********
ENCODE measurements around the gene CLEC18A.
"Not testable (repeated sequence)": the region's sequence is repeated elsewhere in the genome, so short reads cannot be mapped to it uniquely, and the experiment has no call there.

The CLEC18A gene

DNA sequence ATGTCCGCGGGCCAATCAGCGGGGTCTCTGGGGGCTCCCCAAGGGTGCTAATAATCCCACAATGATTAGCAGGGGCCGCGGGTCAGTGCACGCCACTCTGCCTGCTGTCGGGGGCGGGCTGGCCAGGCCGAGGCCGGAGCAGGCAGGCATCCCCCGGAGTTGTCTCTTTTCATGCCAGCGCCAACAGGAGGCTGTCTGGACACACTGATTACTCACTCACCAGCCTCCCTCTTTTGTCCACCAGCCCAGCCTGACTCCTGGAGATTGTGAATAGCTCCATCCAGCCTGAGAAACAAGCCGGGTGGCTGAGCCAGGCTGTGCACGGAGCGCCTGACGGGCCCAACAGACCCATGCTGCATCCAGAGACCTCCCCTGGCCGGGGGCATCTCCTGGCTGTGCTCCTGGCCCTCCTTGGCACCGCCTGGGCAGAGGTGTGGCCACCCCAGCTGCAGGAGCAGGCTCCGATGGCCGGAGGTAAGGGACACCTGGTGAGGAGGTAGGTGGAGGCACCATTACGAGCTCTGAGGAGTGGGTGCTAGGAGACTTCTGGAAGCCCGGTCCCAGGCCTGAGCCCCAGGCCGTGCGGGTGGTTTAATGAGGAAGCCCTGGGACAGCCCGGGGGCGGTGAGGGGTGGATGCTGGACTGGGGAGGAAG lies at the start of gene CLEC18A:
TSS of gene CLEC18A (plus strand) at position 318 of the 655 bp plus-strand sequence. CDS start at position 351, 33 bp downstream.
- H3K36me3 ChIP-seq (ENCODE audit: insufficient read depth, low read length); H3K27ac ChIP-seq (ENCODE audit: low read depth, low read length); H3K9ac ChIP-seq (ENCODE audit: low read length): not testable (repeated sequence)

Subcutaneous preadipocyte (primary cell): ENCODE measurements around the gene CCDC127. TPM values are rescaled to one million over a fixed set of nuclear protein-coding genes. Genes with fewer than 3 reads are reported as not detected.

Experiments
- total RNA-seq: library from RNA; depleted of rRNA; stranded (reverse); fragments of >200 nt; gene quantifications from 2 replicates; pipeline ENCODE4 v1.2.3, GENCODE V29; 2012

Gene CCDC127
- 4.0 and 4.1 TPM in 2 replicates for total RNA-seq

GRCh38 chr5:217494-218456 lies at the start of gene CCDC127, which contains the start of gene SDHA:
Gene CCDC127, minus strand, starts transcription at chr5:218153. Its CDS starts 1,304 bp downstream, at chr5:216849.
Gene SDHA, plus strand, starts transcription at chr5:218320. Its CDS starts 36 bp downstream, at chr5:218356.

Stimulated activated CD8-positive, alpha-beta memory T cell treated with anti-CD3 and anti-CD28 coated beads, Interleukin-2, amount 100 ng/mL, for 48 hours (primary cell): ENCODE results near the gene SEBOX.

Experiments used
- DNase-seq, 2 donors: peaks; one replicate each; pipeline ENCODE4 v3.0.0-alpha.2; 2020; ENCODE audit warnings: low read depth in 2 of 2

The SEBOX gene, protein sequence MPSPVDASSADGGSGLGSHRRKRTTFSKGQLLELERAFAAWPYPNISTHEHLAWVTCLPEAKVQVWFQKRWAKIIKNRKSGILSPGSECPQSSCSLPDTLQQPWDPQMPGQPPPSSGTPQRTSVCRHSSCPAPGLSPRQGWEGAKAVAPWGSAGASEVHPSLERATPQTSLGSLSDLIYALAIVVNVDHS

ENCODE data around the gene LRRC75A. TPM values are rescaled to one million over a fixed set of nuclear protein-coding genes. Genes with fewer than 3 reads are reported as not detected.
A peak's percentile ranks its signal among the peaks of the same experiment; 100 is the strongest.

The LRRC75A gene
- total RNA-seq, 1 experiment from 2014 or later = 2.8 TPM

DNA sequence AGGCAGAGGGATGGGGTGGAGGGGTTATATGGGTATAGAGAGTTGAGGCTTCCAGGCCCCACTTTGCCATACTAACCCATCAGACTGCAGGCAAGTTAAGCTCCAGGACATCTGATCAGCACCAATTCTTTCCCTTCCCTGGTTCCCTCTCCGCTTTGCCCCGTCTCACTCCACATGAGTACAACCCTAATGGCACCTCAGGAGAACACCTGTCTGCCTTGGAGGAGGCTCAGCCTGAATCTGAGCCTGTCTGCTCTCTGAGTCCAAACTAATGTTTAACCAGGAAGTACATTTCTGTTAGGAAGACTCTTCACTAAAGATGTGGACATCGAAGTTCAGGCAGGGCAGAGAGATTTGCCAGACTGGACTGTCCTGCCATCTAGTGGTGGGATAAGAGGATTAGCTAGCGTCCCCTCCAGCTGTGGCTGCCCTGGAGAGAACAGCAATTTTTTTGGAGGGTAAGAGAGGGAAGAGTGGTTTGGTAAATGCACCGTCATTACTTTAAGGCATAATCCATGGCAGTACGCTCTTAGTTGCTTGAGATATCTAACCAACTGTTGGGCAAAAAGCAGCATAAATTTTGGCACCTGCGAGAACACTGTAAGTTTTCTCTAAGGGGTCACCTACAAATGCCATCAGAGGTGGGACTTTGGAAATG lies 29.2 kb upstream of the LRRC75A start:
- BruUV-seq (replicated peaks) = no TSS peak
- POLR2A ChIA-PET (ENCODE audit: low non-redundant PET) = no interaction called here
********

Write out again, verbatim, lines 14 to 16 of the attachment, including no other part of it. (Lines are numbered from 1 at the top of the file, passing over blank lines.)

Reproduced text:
Gene SDHA, plus strand, starts transcription at chr5:218320. Its CDS starts 36 bp downstream, at chr5:218356.

Stimulated activated CD8-positive, alpha-beta memory T cell treated with anti-CD3 and anti-CD28 coated beads, Interleukin-2, amount 100 ng/mL, for 48 hours (primary cell): ENCODE results near the gene SEBOX.

Experiments used